In Need Of Some Home Deliverance

, , , , , | Right | January 1, 2020

(I’m working at a checkout and processing a home delivery. These usually take a long time to put through, as they are usually quite large orders and require me to sort the bags, enter a lot of information into the system, and place special stickers onto each bag before loading them into a trolley, all by myself. As such, it’s common practice to put a closed sign up at the end of the register so that customers know to go to a different register, instead of waiting the ten to fifteen minutes it can take to be served. As I’m still only halfway through the home delivery order, a customer approaches.)

Customer: “Are you open?”

Me: “Yes, but this is a home delivery, so I’ll be a while. You’re better off going through a different register.”

Customer: “So you’re open?”

Me: “Yes, but I’ll be a while.”

Customer: “I’ll come through here, then.”

(She begins unloading her stuff onto my belt, behind the current order. As she does, she takes my closed sign down.)

Me: “I really recommend going to a different register. You’ll be waiting a long time.”

Customer: “I’ll come through here.”

Me: “Okay.”

(As I continued processing the home delivery, the customer kept asking me questions about her groceries. I kept telling her that I was busy helping my current customer with the home delivery but tried and helped her as much as I could. Eventually, she asked me to call a manager to help her, which I informed her I could not do right then as I’d need to leave my register to do that and I was still helping a customer with a large order. Over the next few minutes, she kept complaining about how long it was taking and asking why I’d not called anyone to help her yet. Finally, I gave in and walked over to a microphone to call someone, but as I did, she decided she’d had enough and walked away, leaving all her groceries on my belt. I returned to my register and continued processing the home delivery. Of course, thanks to the customer taking down my closed sign, I now had a queue of customers, all very angry at how long I was taking. Eventually, I finished the home delivery, got rid of the missing customer’s groceries, and then dealt with a couple of angry customers, all fed up with how long I took. So, thanks, random customer, you really made my day.)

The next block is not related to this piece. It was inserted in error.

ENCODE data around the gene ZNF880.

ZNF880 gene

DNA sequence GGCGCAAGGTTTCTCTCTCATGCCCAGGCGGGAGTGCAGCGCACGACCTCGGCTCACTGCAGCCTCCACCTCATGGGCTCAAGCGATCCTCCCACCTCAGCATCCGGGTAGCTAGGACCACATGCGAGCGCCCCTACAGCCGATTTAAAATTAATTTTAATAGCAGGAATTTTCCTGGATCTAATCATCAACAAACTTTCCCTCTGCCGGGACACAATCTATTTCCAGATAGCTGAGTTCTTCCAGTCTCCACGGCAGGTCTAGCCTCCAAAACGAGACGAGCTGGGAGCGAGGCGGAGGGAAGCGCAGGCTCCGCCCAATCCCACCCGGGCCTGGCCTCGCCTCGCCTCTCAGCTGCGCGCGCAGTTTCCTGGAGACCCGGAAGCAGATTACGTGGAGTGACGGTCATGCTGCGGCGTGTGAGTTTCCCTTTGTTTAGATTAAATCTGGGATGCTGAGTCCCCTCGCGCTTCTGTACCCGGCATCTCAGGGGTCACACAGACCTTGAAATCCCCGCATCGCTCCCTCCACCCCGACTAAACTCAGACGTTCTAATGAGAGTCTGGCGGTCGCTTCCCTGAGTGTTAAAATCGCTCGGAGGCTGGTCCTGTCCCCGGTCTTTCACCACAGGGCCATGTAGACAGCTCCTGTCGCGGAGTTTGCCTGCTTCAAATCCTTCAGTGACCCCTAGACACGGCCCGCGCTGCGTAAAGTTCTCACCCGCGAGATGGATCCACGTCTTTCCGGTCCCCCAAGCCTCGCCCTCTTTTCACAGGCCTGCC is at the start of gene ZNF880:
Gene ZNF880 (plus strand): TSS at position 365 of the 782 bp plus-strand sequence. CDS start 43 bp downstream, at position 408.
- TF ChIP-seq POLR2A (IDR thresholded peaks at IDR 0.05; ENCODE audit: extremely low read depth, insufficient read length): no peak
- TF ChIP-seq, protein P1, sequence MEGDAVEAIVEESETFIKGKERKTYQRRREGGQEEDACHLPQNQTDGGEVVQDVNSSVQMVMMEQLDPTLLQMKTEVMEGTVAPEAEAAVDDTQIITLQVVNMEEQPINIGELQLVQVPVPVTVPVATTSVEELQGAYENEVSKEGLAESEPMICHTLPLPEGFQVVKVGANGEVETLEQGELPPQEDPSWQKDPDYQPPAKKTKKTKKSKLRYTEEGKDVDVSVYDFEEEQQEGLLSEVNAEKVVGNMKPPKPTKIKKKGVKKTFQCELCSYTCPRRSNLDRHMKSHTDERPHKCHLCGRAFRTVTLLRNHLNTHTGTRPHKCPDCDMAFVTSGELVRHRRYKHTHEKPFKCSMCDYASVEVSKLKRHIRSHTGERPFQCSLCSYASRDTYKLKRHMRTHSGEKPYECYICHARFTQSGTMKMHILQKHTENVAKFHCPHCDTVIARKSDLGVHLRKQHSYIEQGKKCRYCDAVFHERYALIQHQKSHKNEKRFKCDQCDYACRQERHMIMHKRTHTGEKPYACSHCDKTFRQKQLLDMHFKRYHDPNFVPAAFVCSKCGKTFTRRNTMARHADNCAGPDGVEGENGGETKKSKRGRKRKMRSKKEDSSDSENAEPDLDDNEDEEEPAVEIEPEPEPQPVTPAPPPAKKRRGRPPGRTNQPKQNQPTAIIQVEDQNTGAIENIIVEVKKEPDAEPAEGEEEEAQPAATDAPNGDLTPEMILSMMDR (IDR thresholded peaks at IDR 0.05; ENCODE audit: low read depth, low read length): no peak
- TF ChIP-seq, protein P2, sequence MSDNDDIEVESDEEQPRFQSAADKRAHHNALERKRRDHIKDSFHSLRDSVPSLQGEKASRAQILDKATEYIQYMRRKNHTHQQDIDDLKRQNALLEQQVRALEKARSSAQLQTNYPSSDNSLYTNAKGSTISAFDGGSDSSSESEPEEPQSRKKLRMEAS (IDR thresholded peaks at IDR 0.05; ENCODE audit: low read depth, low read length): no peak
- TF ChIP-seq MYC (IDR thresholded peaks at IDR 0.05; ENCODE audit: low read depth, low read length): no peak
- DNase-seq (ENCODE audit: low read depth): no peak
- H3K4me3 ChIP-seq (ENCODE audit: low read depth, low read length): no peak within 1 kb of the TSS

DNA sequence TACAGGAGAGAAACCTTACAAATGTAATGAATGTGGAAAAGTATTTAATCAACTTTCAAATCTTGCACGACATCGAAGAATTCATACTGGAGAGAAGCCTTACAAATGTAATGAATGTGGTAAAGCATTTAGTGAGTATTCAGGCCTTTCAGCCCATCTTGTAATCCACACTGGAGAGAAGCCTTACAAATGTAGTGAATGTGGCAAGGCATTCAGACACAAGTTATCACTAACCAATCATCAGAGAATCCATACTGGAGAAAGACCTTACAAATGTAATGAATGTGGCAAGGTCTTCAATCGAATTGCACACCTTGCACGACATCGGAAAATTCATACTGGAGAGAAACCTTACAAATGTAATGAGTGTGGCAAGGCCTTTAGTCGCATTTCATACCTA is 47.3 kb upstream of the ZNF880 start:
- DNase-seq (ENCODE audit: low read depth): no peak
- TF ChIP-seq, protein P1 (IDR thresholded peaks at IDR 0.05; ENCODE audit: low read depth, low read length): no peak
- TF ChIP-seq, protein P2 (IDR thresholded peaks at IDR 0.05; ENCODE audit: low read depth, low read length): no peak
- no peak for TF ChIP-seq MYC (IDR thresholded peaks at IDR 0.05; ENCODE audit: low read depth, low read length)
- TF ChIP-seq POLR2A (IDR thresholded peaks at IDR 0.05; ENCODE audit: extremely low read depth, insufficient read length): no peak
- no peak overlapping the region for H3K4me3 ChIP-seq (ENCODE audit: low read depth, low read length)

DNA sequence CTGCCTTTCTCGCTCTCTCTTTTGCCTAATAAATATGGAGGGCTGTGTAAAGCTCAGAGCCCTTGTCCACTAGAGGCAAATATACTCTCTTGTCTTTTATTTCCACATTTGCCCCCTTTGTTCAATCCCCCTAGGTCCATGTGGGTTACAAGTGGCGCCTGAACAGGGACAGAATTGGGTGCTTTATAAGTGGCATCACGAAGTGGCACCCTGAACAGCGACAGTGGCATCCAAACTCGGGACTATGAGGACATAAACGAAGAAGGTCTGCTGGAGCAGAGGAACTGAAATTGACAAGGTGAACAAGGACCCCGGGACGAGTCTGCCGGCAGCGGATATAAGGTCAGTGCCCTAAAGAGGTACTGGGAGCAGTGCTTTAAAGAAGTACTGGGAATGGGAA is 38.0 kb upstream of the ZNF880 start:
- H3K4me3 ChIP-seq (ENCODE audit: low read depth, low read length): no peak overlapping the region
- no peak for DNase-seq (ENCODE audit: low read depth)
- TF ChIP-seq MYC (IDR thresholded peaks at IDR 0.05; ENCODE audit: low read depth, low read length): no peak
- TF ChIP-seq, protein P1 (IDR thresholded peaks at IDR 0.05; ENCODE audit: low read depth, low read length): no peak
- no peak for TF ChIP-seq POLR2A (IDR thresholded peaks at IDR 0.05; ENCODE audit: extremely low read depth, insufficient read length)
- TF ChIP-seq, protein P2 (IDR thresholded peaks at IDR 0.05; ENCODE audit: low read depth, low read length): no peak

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Management Versus The Couponator

, , , , , | Right | December 30, 2019

(I’m a male working as a cashier in an area where that’s normally a job for women. Of course, our store is unusual in that all but one of our management staff members are women. Today, I am working and this very rude, elderly customer with all the sense of entitlement and arrogance that come with being a retired professor from a Christian college insists on me accepting his coupon that he knows expired two weeks ago. I agree to call my manager to the front.)

Old Man: “Yeah, get the manager. Bring him out.”

Me: *pages* “Manager to the front.”

Manager: “How can I help?”

Old Man: “I didn’t ask for another cashier. I wanted to speak to the manager.”

Manager: “I am the assistant store manager and lead for this shift, which my vest and badge both show. How can I help?”

Old Man: “That’s sweet, hon. I said I wanted to talk to the manager of this store about getting this young kid—” *I’m thirty* “—to do his job and accept my coupon. Where is he?”

Manager: “I am the only manager at this store right now. If you want to speak to someone and get your matter resolved, it will be me.”

Old Man: “I’ll come back when there’s a man to talk to, not some little girl.”

Manager: “I’ve had enough and tried to be nice. I was watching and listening from the cameras in the back office, so I can take care of this now.”

Old Man: “Good, I want the coupon for half off plus some for my troubles today.”

Manager: “One, you’re not getting a discount because this coupon expired already and there’s no way to honor it, so stop trying to bully my cashier into giving you a discount you don’t deserve. Two, your behavior is clearly unprofessional to a level that I’m banning you from entering this store for 24 hours. If you come back and bully my cashiers or act in the derogatory manner you’ve displayed today, it will become a permanent ban.”

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Lucky Number Thirteen

, , , , , | Right | December 28, 2019

(It is a few minutes before my shift is over and I am working the self-scans with a coworker. A woman asks me for help with a plastic bag containing a dozen small plastic bottles.)

Me: “What can I help you with?”

Customer: “I have these little bottles and when I scan the package it says that they’re a dollar twenty-nine.”

Me: “Well, it could be that the entire package is a dollar twenty-nine.”

Customer: “Actually, I think it means individually because I scanned another bottle and it came up as a dollar twenty-nine so I think it’s referring to each bottle by itself and not the whole package. See, the bottle I scanned is already here.”

(She shows me a small plastic bottle by the rest of her groceries and at that moment I realize she has thirteen small plastic bottles — the one she had scanned and is with her groceries, and the container that has twelve.)

Me: “Hold on one minute and I’ll check with my coworker.”

(I go to my coworker and she tells me to scan the bottles individually.)

Me: *to customer* “Okay, ma’am. I’ll just scan them separately. Since you’ve already scanned one, I’ll just scan the other twelve.”

Customer: “What do you mean? I only have twelve. I’ve scanned one, now you only have to scan eleven more.”